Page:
Drowning not waving? British arthouse cinema

Filmmaker DW Mault talks exclusively to Laura Brown about his adaptation of Cold Water and how he’s tired of waiting…

There’s a silence associated with waiting. A pause, a ticking clock, the sounds of life outside. You can picture the scene in your mind. The principal actor sits, motionless and he waits.

For many of us this is the closest we get to our directorial debuts, these narratives and shorts we create in our imagination. Few of us make the leap of turning those stories weaving through our minds into reality on the big screen.

DW Mault is a Liverpool-born chap doing just that. But he’s also a man who is waiting, and fed up with it.

“I spent most of last year just waiting. This year, I’m going to do stuff.”

That stuff involves an adaptation of a novel by another Liverpudlian, author Gwendoline Riley, whose debut Cold Water emerged small but perfectly formed in 2002. It charts a period of time in the life of barmaid Carmel, living in Manchester surrounded by people, but totally alone. Daydreaming her way through the city, to escape or because that’s the way she is, we don’t know. Dry, witty and very very good, there are points when you can hear Carmel’s converse trainers slap against Manchester’s wet pavements as she walks the city.

DW has assembled an impressive cast. Carmel will be played by Tuppence Middleton, the actress who’ll start 2012 appearing in Clearskin alongside Sean Bean and will finish promoting her role in Danny Boyle’s Trance, presumably. Undoubtedly she will have an increased currency by then, good news for a director wanting to promote an independent British film.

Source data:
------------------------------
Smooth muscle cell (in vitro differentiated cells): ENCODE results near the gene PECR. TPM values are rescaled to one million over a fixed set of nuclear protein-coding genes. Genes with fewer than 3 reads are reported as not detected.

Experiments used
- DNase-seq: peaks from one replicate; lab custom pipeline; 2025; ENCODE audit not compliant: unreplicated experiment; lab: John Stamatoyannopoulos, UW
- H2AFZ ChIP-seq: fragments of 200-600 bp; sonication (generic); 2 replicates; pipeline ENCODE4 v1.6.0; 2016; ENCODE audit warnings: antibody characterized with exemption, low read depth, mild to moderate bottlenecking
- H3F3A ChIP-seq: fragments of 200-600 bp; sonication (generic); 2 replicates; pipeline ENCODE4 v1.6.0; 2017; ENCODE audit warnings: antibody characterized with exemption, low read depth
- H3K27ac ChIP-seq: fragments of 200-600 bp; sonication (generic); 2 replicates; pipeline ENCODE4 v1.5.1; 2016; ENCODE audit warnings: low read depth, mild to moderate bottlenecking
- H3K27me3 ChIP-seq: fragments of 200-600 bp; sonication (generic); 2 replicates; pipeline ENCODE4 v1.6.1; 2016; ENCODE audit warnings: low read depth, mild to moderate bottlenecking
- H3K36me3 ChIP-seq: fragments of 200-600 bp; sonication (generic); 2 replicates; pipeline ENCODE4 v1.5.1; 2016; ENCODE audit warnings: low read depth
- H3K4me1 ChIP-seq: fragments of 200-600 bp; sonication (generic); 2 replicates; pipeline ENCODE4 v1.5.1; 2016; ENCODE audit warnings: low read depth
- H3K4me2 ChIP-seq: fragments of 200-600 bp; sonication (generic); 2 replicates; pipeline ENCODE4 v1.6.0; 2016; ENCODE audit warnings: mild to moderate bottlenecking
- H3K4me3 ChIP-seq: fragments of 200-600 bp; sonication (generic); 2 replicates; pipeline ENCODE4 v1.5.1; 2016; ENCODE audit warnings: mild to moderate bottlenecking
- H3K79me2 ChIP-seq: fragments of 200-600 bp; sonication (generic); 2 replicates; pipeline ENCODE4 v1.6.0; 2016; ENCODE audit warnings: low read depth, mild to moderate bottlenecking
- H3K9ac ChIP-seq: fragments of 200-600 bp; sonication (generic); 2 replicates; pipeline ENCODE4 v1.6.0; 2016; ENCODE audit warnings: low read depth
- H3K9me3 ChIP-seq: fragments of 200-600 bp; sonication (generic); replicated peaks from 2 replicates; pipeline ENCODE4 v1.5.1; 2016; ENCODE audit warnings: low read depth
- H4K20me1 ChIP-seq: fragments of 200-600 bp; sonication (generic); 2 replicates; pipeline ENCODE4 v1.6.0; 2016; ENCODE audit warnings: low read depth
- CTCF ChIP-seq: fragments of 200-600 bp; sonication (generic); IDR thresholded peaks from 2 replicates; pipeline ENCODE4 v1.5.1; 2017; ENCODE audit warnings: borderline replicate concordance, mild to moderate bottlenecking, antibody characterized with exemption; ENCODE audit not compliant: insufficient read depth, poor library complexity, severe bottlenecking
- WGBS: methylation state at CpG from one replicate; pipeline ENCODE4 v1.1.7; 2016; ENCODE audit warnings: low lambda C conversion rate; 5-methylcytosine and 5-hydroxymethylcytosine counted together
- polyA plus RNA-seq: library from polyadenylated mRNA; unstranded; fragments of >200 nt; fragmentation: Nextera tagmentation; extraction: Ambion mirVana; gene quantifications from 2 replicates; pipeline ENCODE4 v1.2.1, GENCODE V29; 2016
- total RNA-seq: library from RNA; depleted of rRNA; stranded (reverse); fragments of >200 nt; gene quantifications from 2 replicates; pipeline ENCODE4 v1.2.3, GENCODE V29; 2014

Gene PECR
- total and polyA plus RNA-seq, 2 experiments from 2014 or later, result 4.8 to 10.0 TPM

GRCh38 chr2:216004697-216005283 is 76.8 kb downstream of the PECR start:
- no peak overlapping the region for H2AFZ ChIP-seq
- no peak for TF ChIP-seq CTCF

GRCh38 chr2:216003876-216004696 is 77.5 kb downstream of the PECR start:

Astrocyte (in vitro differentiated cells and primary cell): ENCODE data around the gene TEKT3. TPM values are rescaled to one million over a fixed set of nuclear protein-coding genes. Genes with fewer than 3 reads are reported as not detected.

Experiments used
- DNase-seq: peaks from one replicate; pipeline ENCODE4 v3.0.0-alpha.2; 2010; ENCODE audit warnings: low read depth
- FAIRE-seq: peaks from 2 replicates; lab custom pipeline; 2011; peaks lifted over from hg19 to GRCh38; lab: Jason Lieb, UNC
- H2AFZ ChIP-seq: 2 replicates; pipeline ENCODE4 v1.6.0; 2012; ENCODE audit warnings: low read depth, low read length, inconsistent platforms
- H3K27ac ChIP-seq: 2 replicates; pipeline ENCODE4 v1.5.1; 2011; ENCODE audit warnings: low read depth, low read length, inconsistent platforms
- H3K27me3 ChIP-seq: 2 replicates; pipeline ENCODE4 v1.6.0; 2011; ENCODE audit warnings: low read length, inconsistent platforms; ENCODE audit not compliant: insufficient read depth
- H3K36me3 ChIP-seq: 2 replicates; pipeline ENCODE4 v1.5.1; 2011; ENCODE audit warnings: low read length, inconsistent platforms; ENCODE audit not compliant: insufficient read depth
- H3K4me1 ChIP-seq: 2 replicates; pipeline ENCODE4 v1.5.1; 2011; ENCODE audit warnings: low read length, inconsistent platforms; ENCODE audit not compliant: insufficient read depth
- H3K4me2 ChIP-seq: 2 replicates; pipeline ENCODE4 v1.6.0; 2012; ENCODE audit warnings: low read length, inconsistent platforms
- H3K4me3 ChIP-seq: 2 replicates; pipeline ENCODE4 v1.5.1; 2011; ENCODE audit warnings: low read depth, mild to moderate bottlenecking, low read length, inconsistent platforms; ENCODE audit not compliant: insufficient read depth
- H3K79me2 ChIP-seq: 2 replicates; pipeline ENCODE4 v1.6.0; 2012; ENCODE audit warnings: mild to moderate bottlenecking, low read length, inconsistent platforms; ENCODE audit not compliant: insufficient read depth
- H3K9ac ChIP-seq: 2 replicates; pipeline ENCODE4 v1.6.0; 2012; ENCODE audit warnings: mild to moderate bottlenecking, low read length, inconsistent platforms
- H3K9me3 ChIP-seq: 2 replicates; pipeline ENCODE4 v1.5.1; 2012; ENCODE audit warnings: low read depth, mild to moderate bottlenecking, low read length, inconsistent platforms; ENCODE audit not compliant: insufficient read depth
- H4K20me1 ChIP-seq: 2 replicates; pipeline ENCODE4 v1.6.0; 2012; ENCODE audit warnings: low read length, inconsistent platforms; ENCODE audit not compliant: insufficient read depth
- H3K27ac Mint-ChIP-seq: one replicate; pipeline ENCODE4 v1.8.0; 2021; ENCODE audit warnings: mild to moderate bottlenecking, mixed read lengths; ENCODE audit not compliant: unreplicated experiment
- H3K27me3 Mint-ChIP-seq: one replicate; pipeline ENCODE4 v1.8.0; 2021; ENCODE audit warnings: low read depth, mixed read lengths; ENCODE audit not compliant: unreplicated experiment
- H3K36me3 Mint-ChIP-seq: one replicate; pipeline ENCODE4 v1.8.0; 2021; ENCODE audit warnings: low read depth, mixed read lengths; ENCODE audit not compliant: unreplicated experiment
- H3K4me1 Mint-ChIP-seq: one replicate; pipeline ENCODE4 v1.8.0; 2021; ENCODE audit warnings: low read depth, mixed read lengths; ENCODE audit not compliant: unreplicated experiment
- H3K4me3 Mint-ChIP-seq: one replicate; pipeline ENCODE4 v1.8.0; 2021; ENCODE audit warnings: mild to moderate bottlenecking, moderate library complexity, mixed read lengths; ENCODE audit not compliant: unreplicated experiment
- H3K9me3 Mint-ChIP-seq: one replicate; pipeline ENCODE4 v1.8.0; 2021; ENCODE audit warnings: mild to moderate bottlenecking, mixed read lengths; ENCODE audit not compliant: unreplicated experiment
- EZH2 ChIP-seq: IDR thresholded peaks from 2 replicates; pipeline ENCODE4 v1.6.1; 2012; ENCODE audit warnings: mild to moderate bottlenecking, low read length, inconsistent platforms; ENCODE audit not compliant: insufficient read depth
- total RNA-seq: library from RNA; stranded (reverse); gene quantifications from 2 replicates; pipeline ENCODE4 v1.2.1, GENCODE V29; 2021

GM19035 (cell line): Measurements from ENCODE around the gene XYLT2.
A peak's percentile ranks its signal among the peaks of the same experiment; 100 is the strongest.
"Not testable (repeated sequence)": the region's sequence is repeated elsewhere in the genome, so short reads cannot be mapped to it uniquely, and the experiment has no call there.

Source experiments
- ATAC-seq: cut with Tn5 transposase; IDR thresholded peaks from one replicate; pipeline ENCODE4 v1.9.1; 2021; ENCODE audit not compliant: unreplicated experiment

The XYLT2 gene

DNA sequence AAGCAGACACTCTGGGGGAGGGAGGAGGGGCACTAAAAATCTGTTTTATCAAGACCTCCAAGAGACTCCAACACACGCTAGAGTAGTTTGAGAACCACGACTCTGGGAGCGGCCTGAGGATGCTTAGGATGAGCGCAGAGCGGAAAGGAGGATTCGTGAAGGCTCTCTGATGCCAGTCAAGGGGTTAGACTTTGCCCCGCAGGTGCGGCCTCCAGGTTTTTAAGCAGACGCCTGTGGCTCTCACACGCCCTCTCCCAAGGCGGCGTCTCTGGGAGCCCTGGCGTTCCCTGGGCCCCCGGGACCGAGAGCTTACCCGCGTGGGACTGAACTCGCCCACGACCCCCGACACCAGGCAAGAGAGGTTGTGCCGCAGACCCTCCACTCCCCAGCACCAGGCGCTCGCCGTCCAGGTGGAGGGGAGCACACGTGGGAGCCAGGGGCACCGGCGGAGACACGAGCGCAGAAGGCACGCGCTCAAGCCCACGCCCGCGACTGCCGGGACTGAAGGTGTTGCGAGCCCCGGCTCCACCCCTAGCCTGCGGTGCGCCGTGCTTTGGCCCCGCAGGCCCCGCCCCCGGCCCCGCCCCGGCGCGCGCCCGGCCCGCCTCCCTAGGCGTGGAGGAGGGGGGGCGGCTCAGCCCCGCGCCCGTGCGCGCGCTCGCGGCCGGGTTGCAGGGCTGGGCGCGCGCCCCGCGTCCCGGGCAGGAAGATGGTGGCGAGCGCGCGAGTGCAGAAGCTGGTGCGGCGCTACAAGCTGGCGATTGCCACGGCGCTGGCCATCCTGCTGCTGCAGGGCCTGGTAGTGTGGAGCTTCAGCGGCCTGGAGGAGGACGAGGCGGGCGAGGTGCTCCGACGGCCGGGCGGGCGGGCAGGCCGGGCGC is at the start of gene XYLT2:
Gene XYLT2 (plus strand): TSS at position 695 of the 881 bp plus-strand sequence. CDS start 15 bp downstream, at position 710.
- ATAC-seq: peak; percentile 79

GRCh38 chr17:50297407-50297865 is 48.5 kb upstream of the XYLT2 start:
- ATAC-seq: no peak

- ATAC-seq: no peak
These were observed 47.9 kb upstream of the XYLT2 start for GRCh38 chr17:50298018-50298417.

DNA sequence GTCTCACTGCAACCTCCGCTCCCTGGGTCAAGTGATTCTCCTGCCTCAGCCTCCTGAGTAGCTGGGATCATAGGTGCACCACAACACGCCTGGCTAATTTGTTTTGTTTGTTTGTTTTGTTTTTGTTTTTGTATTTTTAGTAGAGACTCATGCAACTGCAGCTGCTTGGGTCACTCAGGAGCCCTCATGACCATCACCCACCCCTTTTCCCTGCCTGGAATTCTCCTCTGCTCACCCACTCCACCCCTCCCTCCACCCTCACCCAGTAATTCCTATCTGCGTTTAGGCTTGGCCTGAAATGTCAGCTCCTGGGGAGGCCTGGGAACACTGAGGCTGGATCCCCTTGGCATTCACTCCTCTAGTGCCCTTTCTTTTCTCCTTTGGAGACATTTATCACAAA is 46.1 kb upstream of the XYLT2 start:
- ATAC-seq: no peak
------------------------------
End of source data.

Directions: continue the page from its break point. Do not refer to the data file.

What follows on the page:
He also managed a coup in snagging someone who’s a bit of a star on her home turf. One night DW receives an email from the Riley, mentioning a German actress hassling her about Cold Water. “Would you speak to her?” she asks. Duly, DW emails, says hi, and explains why he’s getting in touch. “Then it’s 3am one morning and this name pops up in my Facebook. While we’re chatting, I Google her. Led to believe she was a wannabe actress, in fact she was discovered on the streets of Berlin, just 17. Model, actress and musician, her last film was by Olivier Assayas. She’s really well known. At the last Berlin Film Festival, Berlin Vogue declared her one of the biggest names in the country.” It was award-winning actress Julia Hummer. He cast her as Katja, a character in the novel who forms a strange kind of friendship with Carmel.

“It suggests that a film will not be made based on its artistic merit but its commercial value”

With that we get back to the subject of waiting. DW and his producers at Hurricane Films are waiting for news about funding. The UK Film Council/BFI gave them £20,000 to produce test shots, making it possible to shoot some sample scenes and cast the film. The scenes they shot “terrified the living daylights out of people”.